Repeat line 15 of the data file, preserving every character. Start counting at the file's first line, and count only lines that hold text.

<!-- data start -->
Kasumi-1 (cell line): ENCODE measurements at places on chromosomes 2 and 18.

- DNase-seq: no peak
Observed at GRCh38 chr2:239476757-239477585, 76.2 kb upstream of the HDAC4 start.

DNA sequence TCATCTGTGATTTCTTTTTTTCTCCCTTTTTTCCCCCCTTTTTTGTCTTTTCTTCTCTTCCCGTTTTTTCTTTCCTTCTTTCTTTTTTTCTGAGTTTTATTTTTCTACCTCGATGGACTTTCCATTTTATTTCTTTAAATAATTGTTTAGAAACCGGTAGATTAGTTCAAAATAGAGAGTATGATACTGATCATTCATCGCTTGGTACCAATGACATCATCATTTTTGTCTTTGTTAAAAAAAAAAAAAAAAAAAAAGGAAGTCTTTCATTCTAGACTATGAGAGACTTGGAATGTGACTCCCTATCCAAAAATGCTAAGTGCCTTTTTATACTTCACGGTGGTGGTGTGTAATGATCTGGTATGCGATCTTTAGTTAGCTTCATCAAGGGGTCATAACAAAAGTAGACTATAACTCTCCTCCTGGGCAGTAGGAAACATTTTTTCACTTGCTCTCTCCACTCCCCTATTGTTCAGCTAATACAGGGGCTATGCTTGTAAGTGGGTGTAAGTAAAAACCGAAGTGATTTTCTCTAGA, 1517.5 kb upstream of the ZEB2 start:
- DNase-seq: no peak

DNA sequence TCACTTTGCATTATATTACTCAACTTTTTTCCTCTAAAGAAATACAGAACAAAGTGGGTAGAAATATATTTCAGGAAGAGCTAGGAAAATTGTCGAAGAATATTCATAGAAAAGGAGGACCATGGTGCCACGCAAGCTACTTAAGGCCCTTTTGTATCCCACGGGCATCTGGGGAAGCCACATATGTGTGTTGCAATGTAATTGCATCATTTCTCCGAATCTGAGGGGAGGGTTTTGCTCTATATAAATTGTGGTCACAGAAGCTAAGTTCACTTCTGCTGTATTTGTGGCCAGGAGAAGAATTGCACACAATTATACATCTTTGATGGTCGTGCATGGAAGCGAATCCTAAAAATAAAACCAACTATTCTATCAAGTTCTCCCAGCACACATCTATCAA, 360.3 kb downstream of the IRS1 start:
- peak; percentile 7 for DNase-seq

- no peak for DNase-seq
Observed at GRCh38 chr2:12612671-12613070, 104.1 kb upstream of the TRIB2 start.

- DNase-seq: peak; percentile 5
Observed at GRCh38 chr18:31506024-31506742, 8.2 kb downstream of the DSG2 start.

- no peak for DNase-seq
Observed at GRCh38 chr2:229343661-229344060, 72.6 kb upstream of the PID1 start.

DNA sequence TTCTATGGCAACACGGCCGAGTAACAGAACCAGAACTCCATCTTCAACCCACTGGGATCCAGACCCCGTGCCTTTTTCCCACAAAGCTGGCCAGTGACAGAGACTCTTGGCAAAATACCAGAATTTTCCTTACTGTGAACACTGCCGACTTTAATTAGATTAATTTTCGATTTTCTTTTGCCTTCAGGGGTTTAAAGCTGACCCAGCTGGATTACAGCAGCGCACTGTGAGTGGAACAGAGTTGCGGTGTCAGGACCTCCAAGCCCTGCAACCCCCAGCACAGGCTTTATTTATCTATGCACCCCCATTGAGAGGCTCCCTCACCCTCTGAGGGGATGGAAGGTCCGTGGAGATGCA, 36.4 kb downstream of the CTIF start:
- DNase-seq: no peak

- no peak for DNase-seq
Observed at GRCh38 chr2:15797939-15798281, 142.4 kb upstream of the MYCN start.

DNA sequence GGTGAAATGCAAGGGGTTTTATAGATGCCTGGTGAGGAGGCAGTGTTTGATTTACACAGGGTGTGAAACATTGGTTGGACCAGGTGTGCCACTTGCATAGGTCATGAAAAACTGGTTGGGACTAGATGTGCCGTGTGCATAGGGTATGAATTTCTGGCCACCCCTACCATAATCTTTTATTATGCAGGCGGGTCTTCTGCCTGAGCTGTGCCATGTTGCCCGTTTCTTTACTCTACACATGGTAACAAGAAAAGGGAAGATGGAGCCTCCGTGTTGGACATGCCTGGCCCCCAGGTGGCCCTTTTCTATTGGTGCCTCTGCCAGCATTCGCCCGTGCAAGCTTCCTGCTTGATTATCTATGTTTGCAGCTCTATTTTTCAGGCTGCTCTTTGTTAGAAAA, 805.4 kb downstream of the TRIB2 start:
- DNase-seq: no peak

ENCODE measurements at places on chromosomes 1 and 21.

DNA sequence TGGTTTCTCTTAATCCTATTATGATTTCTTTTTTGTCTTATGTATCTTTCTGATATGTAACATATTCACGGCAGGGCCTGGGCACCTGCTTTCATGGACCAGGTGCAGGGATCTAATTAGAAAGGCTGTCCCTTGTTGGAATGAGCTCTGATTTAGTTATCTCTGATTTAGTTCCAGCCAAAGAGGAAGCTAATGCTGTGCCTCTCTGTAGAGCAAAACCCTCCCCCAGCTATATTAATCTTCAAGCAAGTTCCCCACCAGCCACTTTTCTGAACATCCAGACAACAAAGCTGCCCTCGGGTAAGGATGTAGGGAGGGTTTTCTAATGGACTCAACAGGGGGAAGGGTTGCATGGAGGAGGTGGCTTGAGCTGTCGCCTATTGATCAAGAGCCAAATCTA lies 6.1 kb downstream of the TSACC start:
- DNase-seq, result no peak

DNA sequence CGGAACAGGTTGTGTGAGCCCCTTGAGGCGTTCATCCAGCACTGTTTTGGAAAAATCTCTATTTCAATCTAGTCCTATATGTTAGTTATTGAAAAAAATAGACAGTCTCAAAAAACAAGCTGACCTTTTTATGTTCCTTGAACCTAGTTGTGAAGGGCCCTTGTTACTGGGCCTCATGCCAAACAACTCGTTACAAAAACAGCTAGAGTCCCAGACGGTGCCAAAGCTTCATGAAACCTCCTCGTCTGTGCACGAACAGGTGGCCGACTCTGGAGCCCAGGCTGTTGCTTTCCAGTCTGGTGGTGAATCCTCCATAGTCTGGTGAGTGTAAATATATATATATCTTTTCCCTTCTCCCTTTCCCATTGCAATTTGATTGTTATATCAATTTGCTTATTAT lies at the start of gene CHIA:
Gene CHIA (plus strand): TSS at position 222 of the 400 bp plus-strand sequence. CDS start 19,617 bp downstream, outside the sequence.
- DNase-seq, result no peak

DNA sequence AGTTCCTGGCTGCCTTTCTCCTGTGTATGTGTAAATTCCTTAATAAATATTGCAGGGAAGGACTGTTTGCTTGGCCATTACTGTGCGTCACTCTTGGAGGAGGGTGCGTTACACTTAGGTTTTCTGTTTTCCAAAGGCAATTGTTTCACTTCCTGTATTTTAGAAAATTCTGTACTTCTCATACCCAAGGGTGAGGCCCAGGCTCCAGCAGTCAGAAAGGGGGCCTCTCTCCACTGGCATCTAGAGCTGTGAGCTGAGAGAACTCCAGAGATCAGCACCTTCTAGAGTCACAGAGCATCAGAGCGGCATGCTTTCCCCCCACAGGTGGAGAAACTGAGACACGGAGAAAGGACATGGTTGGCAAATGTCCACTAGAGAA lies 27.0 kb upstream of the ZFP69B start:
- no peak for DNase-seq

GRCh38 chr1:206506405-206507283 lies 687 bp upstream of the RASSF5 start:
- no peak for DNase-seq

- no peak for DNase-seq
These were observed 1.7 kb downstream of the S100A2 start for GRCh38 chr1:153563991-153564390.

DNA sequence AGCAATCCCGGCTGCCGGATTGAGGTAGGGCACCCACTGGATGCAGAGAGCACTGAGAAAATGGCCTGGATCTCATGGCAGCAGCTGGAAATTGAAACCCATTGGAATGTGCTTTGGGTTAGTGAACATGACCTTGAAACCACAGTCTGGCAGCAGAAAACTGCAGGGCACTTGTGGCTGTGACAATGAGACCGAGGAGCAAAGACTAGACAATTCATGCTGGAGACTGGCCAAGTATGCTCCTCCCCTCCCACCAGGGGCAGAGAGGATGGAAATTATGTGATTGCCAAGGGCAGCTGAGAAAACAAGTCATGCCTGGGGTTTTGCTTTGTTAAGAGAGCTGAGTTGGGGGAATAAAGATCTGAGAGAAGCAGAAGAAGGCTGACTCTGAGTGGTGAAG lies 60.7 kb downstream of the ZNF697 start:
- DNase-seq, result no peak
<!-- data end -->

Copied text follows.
- DNase-seq: no peak